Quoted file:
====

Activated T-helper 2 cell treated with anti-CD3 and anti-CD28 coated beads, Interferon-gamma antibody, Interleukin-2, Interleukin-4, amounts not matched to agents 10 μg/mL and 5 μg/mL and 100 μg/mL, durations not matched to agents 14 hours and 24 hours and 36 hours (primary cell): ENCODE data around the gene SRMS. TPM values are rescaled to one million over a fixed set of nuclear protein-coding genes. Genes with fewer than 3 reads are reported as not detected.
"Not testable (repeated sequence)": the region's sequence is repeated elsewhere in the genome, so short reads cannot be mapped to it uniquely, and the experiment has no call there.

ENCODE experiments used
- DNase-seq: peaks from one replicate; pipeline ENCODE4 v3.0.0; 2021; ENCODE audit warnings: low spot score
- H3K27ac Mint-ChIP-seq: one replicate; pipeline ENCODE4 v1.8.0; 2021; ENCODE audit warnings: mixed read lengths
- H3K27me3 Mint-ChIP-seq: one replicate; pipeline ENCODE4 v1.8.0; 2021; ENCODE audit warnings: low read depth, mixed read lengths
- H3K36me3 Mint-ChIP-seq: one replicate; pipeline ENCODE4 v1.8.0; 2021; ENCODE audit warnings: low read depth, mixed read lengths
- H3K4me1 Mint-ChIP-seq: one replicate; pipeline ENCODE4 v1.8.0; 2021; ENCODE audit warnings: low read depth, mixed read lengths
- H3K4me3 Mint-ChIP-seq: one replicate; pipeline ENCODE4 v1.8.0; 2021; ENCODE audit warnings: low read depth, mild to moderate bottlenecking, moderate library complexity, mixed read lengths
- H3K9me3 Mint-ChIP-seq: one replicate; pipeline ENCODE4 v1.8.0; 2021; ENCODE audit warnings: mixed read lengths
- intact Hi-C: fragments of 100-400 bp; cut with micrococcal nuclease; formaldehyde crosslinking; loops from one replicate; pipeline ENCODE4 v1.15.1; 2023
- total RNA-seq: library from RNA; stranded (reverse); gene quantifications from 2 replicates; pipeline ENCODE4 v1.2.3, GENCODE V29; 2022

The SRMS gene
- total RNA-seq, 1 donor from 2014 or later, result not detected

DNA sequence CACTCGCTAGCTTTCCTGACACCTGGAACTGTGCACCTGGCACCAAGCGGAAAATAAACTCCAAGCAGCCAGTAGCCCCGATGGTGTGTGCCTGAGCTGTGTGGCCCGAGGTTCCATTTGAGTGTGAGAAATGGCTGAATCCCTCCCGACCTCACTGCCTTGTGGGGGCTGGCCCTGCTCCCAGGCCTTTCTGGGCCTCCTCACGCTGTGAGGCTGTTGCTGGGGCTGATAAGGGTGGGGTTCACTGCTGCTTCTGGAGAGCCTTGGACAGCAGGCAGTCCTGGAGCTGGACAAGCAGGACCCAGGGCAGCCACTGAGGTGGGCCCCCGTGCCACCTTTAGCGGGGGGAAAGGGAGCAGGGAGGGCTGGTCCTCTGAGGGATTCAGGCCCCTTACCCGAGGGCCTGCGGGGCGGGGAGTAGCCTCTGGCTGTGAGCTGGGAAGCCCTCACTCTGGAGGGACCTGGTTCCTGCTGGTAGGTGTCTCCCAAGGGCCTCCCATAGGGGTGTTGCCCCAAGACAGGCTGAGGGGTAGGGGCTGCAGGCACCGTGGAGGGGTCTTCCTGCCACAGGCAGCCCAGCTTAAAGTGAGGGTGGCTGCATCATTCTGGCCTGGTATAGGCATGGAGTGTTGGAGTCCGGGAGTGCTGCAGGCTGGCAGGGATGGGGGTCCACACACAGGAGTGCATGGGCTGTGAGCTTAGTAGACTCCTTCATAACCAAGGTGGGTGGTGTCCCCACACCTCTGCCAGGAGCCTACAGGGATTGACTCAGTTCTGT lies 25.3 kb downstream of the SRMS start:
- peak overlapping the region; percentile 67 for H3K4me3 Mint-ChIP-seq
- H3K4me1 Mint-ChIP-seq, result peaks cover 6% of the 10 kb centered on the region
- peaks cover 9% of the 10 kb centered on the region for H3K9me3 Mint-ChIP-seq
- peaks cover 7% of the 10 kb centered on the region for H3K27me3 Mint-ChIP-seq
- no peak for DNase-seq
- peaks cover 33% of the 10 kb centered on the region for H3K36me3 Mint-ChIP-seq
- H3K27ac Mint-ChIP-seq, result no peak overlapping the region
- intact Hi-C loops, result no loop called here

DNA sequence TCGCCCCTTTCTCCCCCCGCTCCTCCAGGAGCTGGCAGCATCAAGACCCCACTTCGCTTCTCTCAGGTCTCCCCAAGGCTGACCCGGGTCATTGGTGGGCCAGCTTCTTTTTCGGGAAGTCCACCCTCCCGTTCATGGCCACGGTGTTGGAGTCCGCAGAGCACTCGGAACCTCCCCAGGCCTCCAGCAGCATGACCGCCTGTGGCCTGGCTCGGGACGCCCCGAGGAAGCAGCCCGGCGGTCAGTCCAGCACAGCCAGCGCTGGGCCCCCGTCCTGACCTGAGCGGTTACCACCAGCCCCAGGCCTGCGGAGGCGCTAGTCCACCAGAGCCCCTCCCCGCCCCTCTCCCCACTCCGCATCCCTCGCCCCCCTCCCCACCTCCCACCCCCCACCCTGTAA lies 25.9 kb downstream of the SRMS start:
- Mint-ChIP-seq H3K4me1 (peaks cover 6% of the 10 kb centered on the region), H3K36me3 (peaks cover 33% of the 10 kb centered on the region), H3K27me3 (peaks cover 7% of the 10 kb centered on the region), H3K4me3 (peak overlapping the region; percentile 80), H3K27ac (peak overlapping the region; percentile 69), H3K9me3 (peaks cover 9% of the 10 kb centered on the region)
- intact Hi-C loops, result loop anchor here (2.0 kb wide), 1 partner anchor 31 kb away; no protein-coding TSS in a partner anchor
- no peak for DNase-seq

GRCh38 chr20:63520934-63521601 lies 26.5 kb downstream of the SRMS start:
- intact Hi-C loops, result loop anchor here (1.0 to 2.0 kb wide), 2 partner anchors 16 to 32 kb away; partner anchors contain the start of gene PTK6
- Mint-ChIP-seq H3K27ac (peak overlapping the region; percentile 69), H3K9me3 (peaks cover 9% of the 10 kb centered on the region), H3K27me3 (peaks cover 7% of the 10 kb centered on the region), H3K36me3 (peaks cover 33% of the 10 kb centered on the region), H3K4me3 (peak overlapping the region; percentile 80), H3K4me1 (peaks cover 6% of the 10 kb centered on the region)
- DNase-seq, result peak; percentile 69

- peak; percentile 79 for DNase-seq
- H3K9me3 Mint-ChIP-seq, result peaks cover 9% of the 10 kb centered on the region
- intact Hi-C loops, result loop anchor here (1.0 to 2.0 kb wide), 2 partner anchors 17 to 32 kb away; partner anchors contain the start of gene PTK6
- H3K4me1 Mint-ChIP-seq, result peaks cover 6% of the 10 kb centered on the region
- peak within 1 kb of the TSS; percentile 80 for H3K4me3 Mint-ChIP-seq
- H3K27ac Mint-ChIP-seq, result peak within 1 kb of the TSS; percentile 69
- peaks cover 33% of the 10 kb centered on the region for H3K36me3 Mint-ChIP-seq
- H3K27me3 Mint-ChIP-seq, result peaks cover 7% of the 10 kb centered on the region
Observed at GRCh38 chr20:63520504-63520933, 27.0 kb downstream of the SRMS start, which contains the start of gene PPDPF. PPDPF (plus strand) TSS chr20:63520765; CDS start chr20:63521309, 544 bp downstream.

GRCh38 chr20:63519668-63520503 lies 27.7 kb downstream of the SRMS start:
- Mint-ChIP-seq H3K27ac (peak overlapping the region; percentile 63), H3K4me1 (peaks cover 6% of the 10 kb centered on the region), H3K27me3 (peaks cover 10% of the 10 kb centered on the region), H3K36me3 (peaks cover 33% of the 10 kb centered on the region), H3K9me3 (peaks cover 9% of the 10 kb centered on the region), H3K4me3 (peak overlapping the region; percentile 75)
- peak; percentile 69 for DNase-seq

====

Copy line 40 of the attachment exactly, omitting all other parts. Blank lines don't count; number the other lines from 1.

Observed at GRCh38 chr20:63520504-63520933, 27.0 kb downstream of the SRMS start, which contains the start of gene PPDPF. PPDPF (plus strand) TSS chr20:63520765; CDS start chr20:63521309, 544 bp downstream.